To get to games, they carpool. And the whole travel issue is one of the challenges that the Wolfpack faces. As we all know, MTU is about two miles past the end of the earth. There are only a handful of other Division 2 club teams that want to drive all the way to Houghton, because they too are on a budget. So they play a lot of road games—and that costs money for the Wolfpack’s members.
Dee Stadium is the Wolfpack’s home. Not only is ice time substantially less expensive at The Dee than the JMac, but getting a few dozen fans at the Dee can actually create some atmosphere for games. The talent on the team is much better than some of you might think. Many of the players were AAA travel players before heading to college, and the better Division 2 teams have enough skill to be competitive with some NCAA Division III teams. The Wolfpack has played against NCAA Junior Varsity squads over the years, and they’ve held their own in those contests. In general, most solid Division 2 squads would be able to play heads up against NA3HL junior teams.
This season has been one of the Wolfpack’s best in the past few years. They are currently 8-1-1 and have been in the top-twenty rankings for the Central Region for the past month. They might be higher, but their strength-of-schedule, affected by travel, has caused them to be ranked below teams with losing records.
They started out the current season with a home-and-home against Northern Michigan.
And, like the Huskies, they split those games, taking the first tilt at The Dee but losing at the Berry Events Center in Marquette. The followed that with a tie and a win at Wisconsin-Oshkosh. Since then, they are on a 6-0 win streak, with sweeps against Wisconsin-Superior, Central Michigan, and St. Cloud State. The Wolfpack won’t return to action until February, though, when they take on a highly-rated (#11 in the Central Region) Wisconsin-Eau Claire team in Eau Claire.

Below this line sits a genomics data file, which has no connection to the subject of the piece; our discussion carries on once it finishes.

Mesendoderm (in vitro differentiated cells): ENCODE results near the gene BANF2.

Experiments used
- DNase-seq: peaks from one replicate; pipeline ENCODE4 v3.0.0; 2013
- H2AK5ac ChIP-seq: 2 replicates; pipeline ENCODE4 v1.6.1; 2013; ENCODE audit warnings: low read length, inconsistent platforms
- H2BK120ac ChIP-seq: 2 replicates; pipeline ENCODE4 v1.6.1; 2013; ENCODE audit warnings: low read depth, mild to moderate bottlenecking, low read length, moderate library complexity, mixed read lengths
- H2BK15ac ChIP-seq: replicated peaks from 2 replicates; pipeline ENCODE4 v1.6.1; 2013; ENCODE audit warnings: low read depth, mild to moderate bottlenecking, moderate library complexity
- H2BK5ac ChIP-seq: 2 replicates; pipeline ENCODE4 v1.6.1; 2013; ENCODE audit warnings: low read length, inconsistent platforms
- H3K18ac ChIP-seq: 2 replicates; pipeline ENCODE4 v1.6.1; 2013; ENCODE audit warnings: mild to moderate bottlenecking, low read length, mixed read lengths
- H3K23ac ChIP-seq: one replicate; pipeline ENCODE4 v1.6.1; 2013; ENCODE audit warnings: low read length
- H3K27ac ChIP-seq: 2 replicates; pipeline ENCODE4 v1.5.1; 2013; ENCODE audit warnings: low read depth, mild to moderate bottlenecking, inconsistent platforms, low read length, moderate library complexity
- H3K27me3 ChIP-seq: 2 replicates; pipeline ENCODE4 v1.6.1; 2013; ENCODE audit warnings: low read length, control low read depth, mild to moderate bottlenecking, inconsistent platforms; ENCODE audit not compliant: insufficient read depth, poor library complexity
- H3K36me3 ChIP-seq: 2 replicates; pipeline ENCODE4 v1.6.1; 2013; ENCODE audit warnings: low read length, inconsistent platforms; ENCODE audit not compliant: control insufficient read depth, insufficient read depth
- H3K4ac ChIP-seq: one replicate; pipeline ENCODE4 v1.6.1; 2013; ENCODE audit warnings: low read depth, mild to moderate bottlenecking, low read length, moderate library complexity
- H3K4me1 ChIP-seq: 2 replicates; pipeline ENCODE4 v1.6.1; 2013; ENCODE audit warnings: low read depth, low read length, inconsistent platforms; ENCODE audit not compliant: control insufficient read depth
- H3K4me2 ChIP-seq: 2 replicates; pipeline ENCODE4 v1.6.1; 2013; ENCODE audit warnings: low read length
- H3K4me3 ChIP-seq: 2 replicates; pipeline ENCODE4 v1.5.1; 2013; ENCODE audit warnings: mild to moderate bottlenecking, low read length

The Wolfpack’s leading scorer this season is Nick Balavich from Lake Orion, Mich. Nick has 8 goals and 11 assists in ten games. Alex Oliver, the club president from Traverse City who also provided information for this column, is fourth with 12 points. Austin Walter and Kyle Archambeau are the Wolfpack’s top two goalies.
One of THG’s staffers, Nathaniel Brose, is a goalie for the Division 1 club hockey team at Villanova in Philadelphia. At Division 1, the level of play is better, and university support is generally higher—although Brose points out that Villanova isn’t nearly as supportive as the other teams in their Eastern Collegiate Hockey Association. So, again, the players support the program financially, and it’s quite expensive. They don’t have the same travel challenges that face the Wolfpack, however, with many opponents within a three-hour radius. Just so you know, Brose, who hails from Fairbanks, has played in 12 of Nova’s 20 games this year, posting a 0.900 save percentage—a great stat at that level.
All these things add up to the sheer pleasure of playing competitive hockey while getting an education. The true spirit of “student-athlete” is at the heart of club hockey, and the Wolfpack represents Tech very well. And, just so you know, there is a women’s club team at Tech, too. They have a great Facebook page and we’ll try and give you a look at the women’s team later in the season.